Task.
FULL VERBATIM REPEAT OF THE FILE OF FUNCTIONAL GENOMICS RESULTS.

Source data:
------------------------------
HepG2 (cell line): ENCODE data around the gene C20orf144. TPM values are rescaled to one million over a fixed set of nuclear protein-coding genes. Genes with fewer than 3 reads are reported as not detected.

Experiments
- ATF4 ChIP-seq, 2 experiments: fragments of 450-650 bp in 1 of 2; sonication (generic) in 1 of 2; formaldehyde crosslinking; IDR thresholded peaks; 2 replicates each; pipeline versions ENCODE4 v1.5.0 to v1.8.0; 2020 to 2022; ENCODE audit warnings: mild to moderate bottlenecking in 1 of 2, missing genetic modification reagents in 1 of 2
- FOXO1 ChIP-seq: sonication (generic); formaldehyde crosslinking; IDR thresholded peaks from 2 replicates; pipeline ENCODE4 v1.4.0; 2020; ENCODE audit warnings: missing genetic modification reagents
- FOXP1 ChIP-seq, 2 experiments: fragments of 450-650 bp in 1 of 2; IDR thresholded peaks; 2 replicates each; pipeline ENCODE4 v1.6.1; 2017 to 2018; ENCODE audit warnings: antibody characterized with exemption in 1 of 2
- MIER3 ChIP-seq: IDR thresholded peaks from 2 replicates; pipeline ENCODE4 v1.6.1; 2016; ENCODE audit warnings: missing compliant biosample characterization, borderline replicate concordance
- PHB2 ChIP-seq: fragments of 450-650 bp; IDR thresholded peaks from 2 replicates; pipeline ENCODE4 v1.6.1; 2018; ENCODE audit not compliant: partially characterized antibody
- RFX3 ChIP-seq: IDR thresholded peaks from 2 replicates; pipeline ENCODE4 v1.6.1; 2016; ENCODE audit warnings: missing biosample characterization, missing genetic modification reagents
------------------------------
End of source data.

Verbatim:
HepG2 (cell line): ENCODE data around the gene C20orf144. TPM values are rescaled to one million over a fixed set of nuclear protein-coding genes. Genes with fewer than 3 reads are reported as not detected.

Experiments
- ATF4 ChIP-seq, 2 experiments: fragments of 450-650 bp in 1 of 2; sonication (generic) in 1 of 2; formaldehyde crosslinking; IDR thresholded peaks; 2 replicates each; pipeline versions ENCODE4 v1.5.0 to v1.8.0; 2020 to 2022; ENCODE audit warnings: mild to moderate bottlenecking in 1 of 2, missing genetic modification reagents in 1 of 2
- FOXO1 ChIP-seq: sonication (generic); formaldehyde crosslinking; IDR thresholded peaks from 2 replicates; pipeline ENCODE4 v1.4.0; 2020; ENCODE audit warnings: missing genetic modification reagents
- FOXP1 ChIP-seq, 2 experiments: fragments of 450-650 bp in 1 of 2; IDR thresholded peaks; 2 replicates each; pipeline ENCODE4 v1.6.1; 2017 to 2018; ENCODE audit warnings: antibody characterized with exemption in 1 of 2
- MIER3 ChIP-seq: IDR thresholded peaks from 2 replicates; pipeline ENCODE4 v1.6.1; 2016; ENCODE audit warnings: missing compliant biosample characterization, borderline replicate concordance
- PHB2 ChIP-seq: fragments of 450-650 bp; IDR thresholded peaks from 2 replicates; pipeline ENCODE4 v1.6.1; 2018; ENCODE audit not compliant: partially characterized antibody
- RFX3 ChIP-seq: IDR thresholded peaks from 2 replicates; pipeline ENCODE4 v1.6.1; 2016; ENCODE audit warnings: missing biosample characterization, missing genetic modification reagents